3 years ago

Differential accumulation of flavonoids and phytohormones resulting from the canopy/rootstock interaction of citrus plants subjected to dehydration/rehydration

Water scarcity can elicit drastic changes in plant metabolic and hormonal regulation, which may be of fundamental importance to stress tolerance. The study of plant the metabolic alterations in response to water deficit, especially the effects of the rootstocks level, is important to elucidate the mechanisms associated to drought tolerance. To verify the influence of rootstock and grafting on the tolerance to drought in citrus plants, we analyzed the growth, phytohormone levels and flavonoid profiles in grafted and ungrafted citrus plants subjected to different soil water regimes on plant status (well-watered, moderate drought and severe drought and rehydrated) under field conditions. The experiments were conducted under field conditions in the Brazilian Agricultural Research Corporation (EMBRAPA), Cruz das Almas, BA, Brazil. Water deficit reduced the total leaf area per plant in all canopy/rootstock combinations. Self-grafting reduce root volume, area and length when compared to ungrafted plants. Drought-induced increases in salicylic acid and abscisic acid associated with concomitant reductions in indoleacetic acid were observed in most canopy/rootstock combinations. However, plants with 'Sunki Maravilha' rootstocks exhibited the most pronounced changes in hormonal levels upon drought stress. Associated to these hormonal changes, drought also significantly affected flavonoid content and profile in both leaves and roots of the distinct citrus combinations. Glycosylated (GFs) and polimethoxylated flavonoids were predominantly found in leaves, whereas prenylated coumarins were found in the roots. Leaf levels of GFs (vicenin, F11, rutin and rhoifolin) were particularly modulated by drought in plants with ‘Rangpur Santa Cruz’ lime rootstock, whereas root levels of prenylated coumarins were most regulated by drought in plants with the 'Sunki Maravilha' root system. Taken together, these data indicate that the impacts of water deficit restriction on growth, hormonal balance and flavonoid profiles significantly varies depending on the canopy/rootstock combinations.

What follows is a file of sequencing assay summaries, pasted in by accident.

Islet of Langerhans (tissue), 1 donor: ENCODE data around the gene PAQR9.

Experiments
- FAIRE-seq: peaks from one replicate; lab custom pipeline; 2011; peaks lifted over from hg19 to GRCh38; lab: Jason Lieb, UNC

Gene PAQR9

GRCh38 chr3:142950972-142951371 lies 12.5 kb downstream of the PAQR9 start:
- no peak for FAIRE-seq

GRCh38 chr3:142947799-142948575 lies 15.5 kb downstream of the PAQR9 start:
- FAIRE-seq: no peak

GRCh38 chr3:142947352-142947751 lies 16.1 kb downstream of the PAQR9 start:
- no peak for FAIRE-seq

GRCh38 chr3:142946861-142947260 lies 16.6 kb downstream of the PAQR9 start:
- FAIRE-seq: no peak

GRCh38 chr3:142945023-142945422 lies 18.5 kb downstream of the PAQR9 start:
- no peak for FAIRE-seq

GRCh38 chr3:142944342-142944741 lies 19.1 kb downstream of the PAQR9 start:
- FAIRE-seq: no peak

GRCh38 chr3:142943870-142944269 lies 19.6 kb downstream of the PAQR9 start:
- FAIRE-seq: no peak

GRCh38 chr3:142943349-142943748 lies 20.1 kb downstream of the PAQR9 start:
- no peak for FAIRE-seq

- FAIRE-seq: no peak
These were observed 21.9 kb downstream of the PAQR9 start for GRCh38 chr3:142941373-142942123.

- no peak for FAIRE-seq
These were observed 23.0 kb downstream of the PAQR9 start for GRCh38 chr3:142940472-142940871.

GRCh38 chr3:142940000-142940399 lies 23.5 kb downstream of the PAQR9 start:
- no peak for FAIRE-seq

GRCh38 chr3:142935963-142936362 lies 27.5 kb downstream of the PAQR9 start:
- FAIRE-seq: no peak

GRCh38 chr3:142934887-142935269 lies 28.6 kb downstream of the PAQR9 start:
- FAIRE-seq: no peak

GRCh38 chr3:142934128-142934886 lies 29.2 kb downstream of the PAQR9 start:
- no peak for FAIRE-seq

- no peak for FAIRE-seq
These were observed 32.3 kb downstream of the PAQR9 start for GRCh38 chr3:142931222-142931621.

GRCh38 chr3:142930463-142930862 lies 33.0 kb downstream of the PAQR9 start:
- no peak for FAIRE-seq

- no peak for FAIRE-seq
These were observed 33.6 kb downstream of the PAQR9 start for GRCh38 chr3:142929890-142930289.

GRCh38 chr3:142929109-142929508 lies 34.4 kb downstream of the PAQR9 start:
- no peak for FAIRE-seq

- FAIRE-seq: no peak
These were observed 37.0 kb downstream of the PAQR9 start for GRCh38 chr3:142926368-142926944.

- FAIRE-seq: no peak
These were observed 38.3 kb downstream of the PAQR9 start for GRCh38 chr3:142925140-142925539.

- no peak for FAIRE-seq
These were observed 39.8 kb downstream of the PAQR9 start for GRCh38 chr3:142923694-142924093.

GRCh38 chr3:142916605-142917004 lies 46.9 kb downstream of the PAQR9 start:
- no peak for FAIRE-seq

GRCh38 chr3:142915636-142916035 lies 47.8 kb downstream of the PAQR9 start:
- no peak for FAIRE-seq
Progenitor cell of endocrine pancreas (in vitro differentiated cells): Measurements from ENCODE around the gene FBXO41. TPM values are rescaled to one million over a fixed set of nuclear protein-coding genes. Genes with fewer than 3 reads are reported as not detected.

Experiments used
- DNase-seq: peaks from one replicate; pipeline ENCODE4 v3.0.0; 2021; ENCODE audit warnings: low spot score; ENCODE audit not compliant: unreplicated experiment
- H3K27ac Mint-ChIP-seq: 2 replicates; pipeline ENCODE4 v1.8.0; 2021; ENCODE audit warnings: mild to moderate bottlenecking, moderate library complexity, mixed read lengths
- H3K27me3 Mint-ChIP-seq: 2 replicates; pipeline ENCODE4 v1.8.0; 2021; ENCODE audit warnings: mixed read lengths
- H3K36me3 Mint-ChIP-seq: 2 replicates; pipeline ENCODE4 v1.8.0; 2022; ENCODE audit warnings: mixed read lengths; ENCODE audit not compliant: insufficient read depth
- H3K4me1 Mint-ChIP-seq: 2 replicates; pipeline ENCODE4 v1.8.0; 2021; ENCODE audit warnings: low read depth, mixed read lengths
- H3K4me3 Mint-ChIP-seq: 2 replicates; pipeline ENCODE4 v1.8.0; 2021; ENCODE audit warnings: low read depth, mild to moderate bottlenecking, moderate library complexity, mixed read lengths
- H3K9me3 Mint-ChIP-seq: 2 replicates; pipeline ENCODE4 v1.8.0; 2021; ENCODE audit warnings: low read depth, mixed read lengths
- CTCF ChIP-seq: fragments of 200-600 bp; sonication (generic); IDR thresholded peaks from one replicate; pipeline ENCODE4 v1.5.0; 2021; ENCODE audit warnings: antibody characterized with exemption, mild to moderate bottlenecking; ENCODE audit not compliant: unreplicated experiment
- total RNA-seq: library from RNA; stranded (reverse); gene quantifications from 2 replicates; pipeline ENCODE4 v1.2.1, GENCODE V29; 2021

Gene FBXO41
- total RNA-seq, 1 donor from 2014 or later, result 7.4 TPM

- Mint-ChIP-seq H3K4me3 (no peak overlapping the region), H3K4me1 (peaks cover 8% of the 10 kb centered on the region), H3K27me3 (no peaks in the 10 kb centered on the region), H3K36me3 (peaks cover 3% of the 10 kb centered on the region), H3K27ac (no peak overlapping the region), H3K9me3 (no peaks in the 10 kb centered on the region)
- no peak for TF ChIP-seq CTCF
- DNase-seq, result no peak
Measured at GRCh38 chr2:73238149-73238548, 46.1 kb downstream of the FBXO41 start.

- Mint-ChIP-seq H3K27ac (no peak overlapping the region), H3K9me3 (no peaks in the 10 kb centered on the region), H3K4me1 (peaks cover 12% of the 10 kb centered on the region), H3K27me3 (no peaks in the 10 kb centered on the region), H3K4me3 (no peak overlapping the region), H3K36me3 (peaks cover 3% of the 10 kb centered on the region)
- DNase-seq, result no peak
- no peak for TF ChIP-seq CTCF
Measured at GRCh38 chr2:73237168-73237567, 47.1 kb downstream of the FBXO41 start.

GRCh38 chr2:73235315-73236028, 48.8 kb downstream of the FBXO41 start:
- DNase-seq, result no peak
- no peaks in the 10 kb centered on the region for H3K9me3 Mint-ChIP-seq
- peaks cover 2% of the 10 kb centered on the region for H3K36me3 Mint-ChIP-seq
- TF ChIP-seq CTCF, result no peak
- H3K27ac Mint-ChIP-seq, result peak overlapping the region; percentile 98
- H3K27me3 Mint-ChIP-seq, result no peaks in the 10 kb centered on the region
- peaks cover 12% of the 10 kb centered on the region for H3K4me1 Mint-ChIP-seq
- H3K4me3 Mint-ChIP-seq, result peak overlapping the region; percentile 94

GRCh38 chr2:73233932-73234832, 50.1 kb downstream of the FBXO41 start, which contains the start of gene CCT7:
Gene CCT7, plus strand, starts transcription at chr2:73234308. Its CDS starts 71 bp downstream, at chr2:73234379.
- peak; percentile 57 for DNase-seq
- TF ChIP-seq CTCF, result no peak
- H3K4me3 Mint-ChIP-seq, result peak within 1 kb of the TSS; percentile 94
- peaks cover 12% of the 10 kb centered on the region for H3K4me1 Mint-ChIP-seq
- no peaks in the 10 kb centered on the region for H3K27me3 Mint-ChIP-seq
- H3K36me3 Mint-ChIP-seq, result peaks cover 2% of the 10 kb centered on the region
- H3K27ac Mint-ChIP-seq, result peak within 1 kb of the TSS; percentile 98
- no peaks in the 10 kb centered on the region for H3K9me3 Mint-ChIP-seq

Publisher URL: www.sciencedirect.com/science

DOI: S0981942817302796

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